1953 - The battle over Judgement Day
Judgement Day is a story that was planned to be printed in 1953 and is a natural starting off point for Black History Month. Blacks and African Americans had been featured prior to this 1953 project of EC publishing. However, before this blacks were generally depicted as exotics, or in the background. This is the first time that a Black person was featured in the forefront of the story. What really makes the series even more interesting is the story itself and the battle to get it published.
Judgement Day is a snap shot of American attitudes towards race, politics and publishing in the 1950s. Personally, I think Clint Eastwood should turn this into his next film project. It is a great story that features The Good, The Bad, and the Ugly.
Meet our heroes! The guys at EC Publishing. EC publishing is not necessarily a well known name anymore but they had a big impact on a variety of areas. You likely have heard of some of their brands like Mad Magazine, and Tales of the Crypt. They were a small publisher that were known early on for publishing Horror, Weird and Sci Fi comics. When the comics code authority came out in early 1950s EC was one of the main targets. One of the areas that EC tried to be on the forefront on was race. On the topic of race, EC wrote a large variety of stories attacking bigotry. The most well known story in this genre by far was Judgement Day.
The CCA comics code authority was created because of studies showing that comics and pulps were contributing to the delinquency of youths. At the time comics became the scape goat for every wrong thing little Timmy, Billy and Betty Sue did. Parents rallied around this idea that horror and weird comics were to blame and this political movement created the comic book gestapo the CCA. The CCA banned things like the title Horror and Weird in comics. They also took to banning things that were seen as sexually provocative, too politically charged, or in the case of Judgement Day something they were uncomfortable with.
(Beware giving people institutions control over what you can say or think. Beware censorship)
ECC creates a seemingly benign story on bigotry. An astronaut from an intergalactic republic visits a planet of a sentient robots to determine whether the planet will be allowed the republic. In the end he decides the planet is not worthy due to the robots bigotry. The robots you see are divided into two many colors, they live mostly separately with one color dominating the other in the power structure. This story as is would likely have slipped through the comic book authority albeit uncomfortably however EC was known for inserting a little stinger at the end. Each ending had a little twist that shocked the reader, and sometimes gave the bad guys their do.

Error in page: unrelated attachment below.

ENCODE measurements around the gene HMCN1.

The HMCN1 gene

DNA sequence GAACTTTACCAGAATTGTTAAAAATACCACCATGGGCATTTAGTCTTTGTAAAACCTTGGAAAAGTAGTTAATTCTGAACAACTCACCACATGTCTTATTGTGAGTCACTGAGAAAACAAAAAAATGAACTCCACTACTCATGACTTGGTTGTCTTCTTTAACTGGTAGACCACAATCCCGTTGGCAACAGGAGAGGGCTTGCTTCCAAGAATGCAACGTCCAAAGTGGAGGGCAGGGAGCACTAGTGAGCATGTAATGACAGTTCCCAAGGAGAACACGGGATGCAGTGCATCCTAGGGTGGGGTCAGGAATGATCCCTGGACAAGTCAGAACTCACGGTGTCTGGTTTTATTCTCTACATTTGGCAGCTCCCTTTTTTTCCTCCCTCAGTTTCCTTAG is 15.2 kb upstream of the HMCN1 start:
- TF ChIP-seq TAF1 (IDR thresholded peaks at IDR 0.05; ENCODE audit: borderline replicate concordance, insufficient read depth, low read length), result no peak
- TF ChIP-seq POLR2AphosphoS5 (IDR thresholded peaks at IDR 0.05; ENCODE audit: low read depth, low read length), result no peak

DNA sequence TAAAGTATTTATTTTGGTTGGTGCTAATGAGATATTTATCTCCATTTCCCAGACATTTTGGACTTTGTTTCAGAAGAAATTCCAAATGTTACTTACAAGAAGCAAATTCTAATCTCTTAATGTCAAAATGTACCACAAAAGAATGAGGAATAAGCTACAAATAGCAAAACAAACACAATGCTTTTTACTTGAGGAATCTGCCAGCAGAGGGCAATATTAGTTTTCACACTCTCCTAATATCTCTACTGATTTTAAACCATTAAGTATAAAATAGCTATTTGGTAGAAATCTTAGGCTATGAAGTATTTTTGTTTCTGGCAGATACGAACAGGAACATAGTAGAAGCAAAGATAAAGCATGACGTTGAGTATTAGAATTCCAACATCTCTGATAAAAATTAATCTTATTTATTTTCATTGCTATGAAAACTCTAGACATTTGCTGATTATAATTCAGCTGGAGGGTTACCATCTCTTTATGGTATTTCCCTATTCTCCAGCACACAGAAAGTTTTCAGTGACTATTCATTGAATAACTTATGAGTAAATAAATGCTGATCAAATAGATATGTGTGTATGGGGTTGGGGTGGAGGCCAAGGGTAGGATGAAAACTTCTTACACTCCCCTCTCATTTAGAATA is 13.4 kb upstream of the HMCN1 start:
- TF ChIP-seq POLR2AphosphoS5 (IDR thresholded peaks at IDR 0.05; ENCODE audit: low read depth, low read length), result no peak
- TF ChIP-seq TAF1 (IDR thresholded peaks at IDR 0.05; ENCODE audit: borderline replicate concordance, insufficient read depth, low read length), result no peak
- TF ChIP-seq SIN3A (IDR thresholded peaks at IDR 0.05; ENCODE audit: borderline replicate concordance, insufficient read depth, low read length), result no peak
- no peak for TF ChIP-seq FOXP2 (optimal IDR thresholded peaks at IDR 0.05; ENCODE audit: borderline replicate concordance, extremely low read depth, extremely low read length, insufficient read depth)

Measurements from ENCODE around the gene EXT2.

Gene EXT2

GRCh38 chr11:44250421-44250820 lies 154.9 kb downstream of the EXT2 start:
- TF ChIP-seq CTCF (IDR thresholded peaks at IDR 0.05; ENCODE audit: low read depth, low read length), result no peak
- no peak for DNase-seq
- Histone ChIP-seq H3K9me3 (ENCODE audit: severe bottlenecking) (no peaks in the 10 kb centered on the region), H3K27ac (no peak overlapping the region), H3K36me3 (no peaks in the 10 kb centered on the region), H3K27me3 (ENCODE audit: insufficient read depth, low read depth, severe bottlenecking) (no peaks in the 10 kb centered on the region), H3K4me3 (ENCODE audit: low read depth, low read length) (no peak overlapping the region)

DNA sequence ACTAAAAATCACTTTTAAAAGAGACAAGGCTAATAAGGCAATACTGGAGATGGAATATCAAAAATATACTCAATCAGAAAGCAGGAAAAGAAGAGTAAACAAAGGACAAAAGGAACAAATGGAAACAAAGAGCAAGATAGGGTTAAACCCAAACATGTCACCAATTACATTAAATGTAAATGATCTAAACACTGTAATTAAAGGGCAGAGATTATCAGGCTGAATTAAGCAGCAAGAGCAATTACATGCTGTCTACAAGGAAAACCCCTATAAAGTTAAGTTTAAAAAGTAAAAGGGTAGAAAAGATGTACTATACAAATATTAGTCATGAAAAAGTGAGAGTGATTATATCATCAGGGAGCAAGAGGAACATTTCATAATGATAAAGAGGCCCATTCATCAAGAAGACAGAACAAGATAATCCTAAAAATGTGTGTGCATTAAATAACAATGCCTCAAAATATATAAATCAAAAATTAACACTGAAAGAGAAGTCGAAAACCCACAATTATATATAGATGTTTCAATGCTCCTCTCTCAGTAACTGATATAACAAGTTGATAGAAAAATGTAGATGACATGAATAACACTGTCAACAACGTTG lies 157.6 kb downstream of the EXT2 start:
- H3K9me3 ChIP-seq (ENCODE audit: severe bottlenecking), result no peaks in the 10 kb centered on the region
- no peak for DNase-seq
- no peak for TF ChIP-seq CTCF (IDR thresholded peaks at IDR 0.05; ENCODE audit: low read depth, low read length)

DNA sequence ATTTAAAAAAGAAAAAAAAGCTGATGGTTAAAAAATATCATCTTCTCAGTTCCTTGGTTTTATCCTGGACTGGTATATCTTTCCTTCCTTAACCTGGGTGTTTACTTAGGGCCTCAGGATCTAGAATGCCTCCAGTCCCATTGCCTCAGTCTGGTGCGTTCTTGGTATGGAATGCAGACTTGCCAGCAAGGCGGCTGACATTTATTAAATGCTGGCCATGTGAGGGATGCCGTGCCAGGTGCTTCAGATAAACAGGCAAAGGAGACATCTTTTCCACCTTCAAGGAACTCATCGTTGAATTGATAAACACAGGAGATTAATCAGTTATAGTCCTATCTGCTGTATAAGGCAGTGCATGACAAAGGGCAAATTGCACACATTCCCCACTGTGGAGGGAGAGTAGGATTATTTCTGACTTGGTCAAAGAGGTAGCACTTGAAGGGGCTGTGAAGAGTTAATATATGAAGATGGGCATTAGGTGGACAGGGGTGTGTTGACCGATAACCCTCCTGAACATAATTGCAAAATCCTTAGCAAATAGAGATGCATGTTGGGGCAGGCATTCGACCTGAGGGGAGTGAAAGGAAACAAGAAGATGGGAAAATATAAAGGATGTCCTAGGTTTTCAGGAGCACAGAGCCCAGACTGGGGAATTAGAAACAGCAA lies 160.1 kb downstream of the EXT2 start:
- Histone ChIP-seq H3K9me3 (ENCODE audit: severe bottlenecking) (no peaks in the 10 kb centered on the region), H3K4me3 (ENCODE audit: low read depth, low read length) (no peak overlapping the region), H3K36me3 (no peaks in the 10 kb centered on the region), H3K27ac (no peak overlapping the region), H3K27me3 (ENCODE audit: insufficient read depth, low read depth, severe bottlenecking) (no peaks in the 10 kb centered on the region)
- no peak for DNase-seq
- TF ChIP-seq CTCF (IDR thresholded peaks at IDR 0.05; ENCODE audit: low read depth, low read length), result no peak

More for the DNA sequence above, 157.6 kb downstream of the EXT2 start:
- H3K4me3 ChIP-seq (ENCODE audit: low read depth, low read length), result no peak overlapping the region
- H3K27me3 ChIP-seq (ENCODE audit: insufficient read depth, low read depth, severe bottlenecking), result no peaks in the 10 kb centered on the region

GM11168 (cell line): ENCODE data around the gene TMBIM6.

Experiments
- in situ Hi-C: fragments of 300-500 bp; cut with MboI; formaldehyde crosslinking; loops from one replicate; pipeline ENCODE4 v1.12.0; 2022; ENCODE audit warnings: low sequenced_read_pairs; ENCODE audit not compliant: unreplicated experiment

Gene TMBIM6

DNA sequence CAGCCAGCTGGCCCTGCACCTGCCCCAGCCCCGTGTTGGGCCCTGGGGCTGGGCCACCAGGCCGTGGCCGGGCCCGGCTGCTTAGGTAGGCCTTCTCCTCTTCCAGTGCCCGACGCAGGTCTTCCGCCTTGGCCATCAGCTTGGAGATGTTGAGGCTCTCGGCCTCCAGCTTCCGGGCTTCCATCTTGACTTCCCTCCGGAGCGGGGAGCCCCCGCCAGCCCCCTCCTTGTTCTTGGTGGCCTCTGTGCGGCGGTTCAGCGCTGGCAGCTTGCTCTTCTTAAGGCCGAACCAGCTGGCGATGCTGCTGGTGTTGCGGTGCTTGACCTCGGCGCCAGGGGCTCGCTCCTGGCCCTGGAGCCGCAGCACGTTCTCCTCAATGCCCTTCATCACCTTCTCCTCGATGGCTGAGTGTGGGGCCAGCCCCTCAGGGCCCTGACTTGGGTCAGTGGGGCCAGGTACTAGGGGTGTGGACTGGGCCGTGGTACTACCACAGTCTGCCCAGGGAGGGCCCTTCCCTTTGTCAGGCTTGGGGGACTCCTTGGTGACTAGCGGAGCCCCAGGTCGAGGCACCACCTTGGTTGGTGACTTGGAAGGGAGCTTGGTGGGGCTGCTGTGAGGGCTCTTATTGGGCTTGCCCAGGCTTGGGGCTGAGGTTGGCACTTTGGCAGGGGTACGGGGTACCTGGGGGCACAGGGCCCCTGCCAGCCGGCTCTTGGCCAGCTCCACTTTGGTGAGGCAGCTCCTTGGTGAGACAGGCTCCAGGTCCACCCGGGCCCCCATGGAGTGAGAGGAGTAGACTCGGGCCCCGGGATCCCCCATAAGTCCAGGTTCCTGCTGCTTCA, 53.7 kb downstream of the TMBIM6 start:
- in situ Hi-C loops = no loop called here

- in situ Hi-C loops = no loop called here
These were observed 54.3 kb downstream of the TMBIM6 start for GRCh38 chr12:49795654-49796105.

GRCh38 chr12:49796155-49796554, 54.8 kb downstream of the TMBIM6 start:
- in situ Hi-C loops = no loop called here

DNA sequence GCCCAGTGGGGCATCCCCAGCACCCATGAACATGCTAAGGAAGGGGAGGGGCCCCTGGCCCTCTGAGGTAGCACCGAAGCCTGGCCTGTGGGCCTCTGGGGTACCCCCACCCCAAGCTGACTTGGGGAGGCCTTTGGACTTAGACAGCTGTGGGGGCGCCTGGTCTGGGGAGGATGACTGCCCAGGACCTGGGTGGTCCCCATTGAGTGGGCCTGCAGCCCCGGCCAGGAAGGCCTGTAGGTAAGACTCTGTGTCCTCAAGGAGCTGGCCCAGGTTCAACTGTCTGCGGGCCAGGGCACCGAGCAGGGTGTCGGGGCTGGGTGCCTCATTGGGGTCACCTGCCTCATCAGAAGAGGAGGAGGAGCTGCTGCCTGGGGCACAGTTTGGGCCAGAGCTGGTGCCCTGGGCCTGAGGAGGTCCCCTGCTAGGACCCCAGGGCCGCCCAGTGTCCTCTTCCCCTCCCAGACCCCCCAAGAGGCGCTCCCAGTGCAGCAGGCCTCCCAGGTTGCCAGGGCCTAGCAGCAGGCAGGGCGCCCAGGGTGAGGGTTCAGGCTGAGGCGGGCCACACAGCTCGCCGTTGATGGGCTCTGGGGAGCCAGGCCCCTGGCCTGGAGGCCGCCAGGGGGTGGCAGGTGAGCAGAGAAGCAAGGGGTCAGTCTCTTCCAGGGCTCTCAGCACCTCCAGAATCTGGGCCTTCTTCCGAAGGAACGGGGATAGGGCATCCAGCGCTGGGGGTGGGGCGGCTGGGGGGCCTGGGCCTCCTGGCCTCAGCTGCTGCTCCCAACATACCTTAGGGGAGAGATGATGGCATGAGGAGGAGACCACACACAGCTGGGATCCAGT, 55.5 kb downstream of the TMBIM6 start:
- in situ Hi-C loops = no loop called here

I now give you the shocking, earth shattering ending of the story Judgement Day!
My guess is that most modern readers look at the image above and don't understand why it is so shocking so let me explain.
The astronaut who is judging this planet for being biggoted and thus denying their entry into the republic is revealed to be a Black man. This would be one of the first times a black person was depicted in a position of authority and here he is not just in authority but also laying down the law as it were. This to a 1950 audience was ......Shocking. It was also a not subtle judgement of 1950s America. The message was pretty clear, if aliens come down to America they are going to look at the country like it were filled with a bunch of biggoted savages.
The CCA (Comic Code Authority) went ape crap over the story and demanded EC to change it. Their first request was for EC to make it a non Black person in the Astronaut suit. EC responded listen up you tyrannical dumb butts that is the whole point of the piece. Then the CCA was like well can you remove the perspiration that looks like stars on his skin. Apparently, the fact that stars were shining on his skin made him look too messiah like. EC fired back hell no.
This conflict goes round and round the CCA aka the big bad Empire basically ends up winning. EC refused to alter the story in any way. They completely stuck to their guns. The CCA refused to give the story their seal, so no stores would buy it. The CCA successfully taught the little publisher a lesson. Other publishers fled the space fearing they would too would be banned. EC for many years would only publish its benign Mad Magazine. Eventually, though the crazy people who want to blame scape goat art for their problems moved on to music, and later to video games. As a result to the loss of focus, the comics industry eventually wrested itself away from the CCA stray jacket. Later, when the major players in the publishing industry like Marvel and DC pulled away from CCA its power basically eroded to nothing.
The story of Judgement Day is full of revealing reflections of attitudes during the 1950s but also of some of the good being done by comic book writers. Comic book publishers catch a lot of flack for not being diverse enough. Some of this criticism is warranted. Publishers though should also get attention for their good things they did. In this case an entire company fought to get out a social message while under siege of the authorities. That is by no means a small thing.